Tuesday 24 January, 2017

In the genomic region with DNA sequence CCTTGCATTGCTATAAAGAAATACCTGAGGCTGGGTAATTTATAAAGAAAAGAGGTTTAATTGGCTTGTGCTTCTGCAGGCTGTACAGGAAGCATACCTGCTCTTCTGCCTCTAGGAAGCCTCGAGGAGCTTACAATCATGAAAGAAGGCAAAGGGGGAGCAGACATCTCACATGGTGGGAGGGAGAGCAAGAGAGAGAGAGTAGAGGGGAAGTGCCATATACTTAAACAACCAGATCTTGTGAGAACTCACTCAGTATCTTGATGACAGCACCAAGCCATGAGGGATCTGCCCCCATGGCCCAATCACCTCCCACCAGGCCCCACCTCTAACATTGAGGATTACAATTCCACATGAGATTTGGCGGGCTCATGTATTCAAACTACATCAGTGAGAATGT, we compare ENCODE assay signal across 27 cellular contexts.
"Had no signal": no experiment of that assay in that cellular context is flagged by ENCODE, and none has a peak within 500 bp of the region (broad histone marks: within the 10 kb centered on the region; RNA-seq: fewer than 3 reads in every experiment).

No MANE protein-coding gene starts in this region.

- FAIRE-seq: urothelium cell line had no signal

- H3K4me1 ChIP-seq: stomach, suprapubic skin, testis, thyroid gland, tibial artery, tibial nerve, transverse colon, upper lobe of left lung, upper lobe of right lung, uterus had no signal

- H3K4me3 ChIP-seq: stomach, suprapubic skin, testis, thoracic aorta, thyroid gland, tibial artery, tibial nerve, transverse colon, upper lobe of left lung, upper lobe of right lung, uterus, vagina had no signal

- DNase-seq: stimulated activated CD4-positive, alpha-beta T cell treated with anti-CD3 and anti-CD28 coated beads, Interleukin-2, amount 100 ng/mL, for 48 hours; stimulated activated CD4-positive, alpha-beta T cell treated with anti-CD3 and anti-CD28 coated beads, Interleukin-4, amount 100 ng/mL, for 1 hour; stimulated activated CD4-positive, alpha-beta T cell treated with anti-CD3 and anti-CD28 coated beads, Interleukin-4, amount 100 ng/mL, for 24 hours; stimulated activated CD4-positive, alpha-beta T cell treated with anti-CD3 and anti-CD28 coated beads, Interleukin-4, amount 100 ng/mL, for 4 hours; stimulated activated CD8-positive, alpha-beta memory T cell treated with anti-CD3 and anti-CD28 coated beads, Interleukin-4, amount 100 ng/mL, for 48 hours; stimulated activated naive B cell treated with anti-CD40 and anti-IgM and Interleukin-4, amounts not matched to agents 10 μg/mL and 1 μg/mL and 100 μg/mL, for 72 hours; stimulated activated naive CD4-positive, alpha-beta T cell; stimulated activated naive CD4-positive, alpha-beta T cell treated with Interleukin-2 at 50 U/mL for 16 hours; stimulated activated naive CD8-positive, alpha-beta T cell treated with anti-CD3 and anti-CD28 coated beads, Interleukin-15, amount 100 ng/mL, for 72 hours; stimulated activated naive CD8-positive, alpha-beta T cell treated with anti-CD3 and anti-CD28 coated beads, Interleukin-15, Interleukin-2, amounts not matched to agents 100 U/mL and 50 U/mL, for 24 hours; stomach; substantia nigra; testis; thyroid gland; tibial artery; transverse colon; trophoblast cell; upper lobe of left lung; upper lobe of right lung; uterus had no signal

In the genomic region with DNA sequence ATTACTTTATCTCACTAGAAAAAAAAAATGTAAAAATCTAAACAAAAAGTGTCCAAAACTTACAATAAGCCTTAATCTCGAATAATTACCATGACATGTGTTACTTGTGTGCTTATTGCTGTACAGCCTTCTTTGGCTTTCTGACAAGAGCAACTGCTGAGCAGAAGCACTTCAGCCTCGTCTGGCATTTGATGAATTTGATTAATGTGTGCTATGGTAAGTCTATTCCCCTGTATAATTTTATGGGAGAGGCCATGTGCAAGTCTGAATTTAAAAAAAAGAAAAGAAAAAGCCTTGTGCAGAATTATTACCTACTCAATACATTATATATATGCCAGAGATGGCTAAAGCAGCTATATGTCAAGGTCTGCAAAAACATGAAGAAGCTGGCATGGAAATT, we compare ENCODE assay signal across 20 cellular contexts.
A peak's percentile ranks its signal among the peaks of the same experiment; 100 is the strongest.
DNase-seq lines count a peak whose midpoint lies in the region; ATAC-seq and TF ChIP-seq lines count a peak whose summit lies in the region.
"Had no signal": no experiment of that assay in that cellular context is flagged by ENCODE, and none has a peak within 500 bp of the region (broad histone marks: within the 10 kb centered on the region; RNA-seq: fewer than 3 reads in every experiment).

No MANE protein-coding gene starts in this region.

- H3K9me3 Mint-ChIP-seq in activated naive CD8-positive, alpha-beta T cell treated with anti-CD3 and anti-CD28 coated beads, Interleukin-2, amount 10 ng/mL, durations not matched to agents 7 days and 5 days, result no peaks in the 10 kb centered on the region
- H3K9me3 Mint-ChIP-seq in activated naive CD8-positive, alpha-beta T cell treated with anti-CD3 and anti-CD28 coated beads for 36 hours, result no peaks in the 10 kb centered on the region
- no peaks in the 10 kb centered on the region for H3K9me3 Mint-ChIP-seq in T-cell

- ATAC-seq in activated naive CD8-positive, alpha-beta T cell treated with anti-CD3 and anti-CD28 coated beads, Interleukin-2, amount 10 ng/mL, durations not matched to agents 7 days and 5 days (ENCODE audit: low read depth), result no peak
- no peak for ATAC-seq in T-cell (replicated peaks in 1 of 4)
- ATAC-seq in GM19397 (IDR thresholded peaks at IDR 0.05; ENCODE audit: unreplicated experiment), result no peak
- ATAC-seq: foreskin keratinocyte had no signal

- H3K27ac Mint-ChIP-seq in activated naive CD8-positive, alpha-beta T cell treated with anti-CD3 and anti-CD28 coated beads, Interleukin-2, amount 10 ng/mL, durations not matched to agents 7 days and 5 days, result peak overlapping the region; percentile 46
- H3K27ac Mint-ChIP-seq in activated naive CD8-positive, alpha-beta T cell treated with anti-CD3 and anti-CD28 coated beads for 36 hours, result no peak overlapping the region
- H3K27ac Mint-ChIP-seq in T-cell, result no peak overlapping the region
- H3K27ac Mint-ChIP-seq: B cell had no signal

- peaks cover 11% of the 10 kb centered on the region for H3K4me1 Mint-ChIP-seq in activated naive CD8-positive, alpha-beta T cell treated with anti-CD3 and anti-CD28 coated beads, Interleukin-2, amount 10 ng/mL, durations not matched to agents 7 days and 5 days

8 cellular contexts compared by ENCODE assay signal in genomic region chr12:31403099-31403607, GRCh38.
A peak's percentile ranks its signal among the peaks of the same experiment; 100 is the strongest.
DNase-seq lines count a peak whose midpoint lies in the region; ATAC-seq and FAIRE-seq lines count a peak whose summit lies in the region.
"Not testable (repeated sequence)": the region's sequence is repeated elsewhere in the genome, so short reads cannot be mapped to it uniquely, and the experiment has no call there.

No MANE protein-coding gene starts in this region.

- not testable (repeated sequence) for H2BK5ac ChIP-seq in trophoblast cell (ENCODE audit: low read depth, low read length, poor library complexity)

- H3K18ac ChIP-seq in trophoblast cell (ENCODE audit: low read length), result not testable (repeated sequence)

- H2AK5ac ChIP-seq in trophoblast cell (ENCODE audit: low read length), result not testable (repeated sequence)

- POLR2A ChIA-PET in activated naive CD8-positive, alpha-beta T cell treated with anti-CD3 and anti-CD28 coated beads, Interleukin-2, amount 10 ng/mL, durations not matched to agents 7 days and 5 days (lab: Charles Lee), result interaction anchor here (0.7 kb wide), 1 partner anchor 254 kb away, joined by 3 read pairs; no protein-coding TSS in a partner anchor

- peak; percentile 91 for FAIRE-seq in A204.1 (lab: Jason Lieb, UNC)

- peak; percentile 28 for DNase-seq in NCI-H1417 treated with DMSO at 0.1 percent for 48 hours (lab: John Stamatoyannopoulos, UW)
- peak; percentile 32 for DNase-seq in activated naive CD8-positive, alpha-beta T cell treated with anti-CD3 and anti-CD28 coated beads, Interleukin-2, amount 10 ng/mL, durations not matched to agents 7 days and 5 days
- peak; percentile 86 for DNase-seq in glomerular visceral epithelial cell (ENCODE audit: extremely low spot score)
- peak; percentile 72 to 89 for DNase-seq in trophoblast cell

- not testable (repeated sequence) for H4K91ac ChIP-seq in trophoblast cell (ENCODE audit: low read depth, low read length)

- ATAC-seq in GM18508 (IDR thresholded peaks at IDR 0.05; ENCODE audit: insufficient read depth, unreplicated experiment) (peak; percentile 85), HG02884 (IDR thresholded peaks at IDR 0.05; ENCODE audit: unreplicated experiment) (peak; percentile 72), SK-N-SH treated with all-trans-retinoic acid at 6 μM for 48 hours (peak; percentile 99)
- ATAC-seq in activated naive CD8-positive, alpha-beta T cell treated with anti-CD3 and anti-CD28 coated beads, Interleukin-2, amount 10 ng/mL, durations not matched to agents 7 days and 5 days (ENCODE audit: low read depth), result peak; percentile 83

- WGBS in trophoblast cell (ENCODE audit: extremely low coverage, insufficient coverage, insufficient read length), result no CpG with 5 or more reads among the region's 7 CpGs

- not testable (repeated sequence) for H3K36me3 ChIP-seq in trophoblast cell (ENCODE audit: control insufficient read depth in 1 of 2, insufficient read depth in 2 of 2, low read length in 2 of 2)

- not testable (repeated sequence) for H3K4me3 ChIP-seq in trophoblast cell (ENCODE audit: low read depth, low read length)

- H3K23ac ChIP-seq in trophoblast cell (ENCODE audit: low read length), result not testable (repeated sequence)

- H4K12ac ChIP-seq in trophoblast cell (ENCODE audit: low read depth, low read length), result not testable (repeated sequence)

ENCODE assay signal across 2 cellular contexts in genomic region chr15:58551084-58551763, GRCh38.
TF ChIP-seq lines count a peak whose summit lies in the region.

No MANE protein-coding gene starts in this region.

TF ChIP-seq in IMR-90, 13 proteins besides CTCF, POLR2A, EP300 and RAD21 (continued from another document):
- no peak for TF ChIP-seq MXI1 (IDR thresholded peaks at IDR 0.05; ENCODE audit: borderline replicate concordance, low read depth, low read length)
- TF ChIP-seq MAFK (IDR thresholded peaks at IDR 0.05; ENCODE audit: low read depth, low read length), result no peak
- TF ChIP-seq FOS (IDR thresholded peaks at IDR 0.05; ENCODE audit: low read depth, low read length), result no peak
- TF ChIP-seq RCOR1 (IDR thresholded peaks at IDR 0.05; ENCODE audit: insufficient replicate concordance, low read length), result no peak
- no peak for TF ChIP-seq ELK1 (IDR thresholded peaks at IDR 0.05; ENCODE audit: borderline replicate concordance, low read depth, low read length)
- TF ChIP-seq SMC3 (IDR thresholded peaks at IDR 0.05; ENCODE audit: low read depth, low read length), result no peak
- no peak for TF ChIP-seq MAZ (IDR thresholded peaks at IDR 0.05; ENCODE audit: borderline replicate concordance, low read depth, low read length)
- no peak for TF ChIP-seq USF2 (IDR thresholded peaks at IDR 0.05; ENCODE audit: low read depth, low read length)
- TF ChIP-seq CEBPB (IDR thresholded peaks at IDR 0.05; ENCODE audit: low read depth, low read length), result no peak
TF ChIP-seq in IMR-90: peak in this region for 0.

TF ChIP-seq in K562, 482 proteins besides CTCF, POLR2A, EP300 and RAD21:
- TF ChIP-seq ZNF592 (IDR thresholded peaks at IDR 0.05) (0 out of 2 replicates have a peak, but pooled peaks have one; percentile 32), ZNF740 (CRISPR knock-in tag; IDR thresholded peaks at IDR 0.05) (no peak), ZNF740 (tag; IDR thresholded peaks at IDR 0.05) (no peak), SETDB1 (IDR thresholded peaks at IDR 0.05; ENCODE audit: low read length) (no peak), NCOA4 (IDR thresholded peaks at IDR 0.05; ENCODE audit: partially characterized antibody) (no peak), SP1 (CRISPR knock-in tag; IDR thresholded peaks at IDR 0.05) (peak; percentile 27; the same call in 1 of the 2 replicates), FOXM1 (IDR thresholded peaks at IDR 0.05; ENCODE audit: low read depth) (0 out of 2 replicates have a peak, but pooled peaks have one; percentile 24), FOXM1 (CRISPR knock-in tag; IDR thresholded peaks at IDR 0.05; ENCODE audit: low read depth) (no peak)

Today I played through the conclusion of the Hearts of Stone Expansion for the Witcher 3. In this quest I was faced with a major decision that directly determined the fate of Olgierd von Everec. When I first met Olgierd, I knew little about him besides the fact that he was the charismatic leader of a band of outlaws who seemed to be responsible for the deaths of at least a few innocents. I soon learned that he was blessed (or rather, cursed) with immortality; Nothing could kill him. Gaunter O'Dimm, also known as "Master Mirror" was a mysterious individual whom I first met at a small inn at the very outset of The Witcher 3's main story. At the behest of O'Dimm, who had cursed me with a strange scar upon our second meeting after freeing me from the Ofieri who had captured me, I helped Olgierd to fulfill 3 wishes which initially seemed impossible. In accomplishing the third task (bringing him the rose he gave as a parting gift to his now dead wife, Iris) I subsequently learned of Olgierd's dark past. The grief of Iris' spirit was so powerful that she had created a realm within a painting and now lived in this strange world between worlds. Her distorted memories showed how over time Olgierd had developed a heart of stone, becoming more distant and uncaring towards his wife in his pursuit of unlimited power, a pursuit that robbed him of all his emotions. After defeating Iris' fears incarnate and awakening her fully I was able to obtain the violet rose as proof that Olgierd's third wish had been fulfilled. Now I was left with a significant choice: I could either allow Olgierd's soul to be claimed by Master Mirror, and have a wish of my own granted in return, or wager my own soul and attempt to defeat him to save Olgierd's life. I chose the latter, taking pity on Olgierd despite his deplorable actions. I was forced to enter the mirror world and solve O'Dimm's riddle to defeat him. After accomplishing this difficult task, O'Dimm vanished with a scream of rage, gone for now but perhaps not forever. Olgierd's emotions and mortality immediately returned and he was overcome with remorse for what he had done. I consoled him, saying that perhaps Iris would have forgiven him for what he had done to her. He gave me his family's prized heirloom, a saber he had named "Iris" after his late wife, and walked off into the sunrise, a free and mortal man. I found the consequences to my actions and the resolution to this story to be extremely satisfying, and in line with the other 2 parts of The Witcher 3 in terms of storytelling and the realism of its moral dilemmas.